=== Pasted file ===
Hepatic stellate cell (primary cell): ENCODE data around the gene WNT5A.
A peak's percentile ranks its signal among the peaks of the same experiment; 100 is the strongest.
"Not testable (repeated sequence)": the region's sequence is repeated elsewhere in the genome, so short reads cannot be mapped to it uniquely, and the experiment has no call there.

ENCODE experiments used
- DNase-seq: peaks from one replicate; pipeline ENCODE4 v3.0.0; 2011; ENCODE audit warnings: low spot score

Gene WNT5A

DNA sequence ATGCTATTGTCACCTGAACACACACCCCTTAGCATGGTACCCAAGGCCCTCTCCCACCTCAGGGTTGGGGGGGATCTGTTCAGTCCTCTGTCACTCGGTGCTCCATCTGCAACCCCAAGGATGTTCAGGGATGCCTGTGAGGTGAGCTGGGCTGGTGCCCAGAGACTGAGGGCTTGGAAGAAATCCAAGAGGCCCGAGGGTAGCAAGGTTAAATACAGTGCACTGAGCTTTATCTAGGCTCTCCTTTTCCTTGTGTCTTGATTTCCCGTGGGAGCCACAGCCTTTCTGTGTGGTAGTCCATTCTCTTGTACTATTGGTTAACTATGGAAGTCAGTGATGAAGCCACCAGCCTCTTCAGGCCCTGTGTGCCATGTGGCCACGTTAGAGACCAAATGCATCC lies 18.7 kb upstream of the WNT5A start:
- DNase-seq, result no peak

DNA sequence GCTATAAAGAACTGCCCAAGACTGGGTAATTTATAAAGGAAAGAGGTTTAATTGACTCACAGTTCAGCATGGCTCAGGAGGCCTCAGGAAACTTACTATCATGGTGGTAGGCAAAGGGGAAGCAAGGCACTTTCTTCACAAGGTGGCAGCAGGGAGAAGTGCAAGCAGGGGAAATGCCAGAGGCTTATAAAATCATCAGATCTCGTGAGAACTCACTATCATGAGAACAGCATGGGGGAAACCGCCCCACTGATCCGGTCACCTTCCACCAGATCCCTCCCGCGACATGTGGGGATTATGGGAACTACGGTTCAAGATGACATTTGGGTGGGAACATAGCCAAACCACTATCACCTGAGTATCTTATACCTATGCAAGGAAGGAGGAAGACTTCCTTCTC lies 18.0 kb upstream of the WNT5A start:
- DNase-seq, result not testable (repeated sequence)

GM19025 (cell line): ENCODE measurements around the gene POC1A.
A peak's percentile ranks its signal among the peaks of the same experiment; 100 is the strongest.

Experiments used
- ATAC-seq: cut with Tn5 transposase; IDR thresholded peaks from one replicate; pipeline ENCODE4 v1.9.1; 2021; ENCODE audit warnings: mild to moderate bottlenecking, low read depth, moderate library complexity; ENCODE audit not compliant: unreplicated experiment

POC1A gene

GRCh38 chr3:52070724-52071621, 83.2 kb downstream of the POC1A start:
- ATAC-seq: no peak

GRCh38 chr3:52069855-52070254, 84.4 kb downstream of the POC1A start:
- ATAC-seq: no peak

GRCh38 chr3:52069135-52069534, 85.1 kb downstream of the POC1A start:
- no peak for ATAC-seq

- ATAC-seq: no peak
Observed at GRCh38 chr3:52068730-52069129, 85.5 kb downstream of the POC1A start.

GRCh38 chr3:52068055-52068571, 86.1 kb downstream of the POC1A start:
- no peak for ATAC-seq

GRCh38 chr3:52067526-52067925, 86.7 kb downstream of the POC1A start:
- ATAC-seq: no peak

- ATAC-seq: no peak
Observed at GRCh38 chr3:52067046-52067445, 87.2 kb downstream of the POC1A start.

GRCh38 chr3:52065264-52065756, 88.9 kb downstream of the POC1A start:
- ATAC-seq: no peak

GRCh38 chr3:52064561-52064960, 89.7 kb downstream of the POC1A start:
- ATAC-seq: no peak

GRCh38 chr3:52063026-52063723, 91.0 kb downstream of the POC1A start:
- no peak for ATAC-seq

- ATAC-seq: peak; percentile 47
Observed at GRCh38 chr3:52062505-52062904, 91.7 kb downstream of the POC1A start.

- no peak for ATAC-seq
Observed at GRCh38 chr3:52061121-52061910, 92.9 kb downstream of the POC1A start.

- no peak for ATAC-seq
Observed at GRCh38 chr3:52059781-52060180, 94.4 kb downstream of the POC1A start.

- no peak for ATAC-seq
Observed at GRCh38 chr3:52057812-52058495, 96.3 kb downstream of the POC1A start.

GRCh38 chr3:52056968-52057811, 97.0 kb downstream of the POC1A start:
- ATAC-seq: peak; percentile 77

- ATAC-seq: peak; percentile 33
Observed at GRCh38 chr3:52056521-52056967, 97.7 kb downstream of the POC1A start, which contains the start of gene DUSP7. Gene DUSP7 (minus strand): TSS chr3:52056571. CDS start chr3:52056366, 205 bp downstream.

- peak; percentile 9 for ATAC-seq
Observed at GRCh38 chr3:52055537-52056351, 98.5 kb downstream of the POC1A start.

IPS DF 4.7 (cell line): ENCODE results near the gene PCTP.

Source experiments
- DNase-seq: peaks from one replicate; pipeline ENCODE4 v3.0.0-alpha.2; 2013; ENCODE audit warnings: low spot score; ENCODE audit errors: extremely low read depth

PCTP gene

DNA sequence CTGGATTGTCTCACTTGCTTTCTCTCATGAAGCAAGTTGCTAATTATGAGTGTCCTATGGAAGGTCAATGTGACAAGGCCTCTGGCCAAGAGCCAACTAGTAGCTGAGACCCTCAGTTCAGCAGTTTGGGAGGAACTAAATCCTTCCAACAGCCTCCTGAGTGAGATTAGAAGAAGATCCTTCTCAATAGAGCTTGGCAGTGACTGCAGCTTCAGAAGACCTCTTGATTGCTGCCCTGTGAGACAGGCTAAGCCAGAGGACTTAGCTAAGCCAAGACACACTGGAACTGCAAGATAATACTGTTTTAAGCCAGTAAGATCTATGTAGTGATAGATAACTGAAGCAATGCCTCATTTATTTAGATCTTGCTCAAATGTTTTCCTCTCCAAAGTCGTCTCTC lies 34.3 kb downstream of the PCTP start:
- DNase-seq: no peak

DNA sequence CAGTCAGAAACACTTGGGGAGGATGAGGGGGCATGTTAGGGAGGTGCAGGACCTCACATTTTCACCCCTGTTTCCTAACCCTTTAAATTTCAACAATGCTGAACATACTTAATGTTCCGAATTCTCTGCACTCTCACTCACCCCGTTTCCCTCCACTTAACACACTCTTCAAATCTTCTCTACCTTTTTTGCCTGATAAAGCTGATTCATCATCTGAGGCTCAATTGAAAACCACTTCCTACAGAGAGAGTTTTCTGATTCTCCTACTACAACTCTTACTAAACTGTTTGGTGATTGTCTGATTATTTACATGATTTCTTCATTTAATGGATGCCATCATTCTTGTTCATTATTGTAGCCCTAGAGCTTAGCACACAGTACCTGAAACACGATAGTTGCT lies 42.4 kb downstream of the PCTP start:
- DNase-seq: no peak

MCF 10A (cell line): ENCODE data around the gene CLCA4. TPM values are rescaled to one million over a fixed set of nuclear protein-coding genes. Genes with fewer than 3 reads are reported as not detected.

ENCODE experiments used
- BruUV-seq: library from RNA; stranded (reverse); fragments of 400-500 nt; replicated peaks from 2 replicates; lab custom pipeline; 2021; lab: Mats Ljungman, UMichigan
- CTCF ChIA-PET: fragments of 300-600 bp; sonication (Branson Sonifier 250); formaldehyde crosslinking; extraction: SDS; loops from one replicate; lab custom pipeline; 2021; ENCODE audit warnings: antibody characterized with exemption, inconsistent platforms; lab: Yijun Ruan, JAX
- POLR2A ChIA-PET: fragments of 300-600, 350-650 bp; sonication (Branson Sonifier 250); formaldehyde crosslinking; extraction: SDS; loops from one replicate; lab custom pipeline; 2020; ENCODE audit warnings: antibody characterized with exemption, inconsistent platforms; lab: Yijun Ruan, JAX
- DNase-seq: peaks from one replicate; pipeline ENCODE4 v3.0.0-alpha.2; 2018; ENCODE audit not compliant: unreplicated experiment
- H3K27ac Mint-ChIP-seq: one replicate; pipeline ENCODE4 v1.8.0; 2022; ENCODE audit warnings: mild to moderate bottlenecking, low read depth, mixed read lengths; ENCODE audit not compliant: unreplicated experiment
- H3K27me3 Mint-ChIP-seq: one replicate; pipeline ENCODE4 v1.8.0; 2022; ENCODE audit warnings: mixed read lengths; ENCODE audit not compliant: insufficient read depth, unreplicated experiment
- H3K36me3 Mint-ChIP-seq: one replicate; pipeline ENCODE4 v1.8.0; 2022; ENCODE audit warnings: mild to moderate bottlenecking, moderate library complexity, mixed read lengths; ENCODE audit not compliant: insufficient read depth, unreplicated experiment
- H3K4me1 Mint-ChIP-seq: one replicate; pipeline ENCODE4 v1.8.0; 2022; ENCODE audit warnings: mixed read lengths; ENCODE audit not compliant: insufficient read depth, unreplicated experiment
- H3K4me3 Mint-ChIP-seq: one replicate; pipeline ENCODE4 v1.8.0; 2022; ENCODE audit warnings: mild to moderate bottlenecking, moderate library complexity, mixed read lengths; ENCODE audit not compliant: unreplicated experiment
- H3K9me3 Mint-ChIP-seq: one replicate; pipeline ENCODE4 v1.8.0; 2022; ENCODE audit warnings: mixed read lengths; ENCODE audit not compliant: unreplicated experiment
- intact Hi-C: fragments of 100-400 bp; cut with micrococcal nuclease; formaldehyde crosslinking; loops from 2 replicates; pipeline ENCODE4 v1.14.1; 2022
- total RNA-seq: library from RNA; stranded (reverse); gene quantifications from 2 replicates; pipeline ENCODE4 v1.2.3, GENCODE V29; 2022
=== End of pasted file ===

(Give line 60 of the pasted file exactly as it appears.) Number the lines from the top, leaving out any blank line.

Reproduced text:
- BruUV-seq: library from RNA; stranded (reverse); fragments of 400-500 nt; replicated peaks from 2 replicates; lab custom pipeline; 2021; lab: Mats Ljungman, UMichigan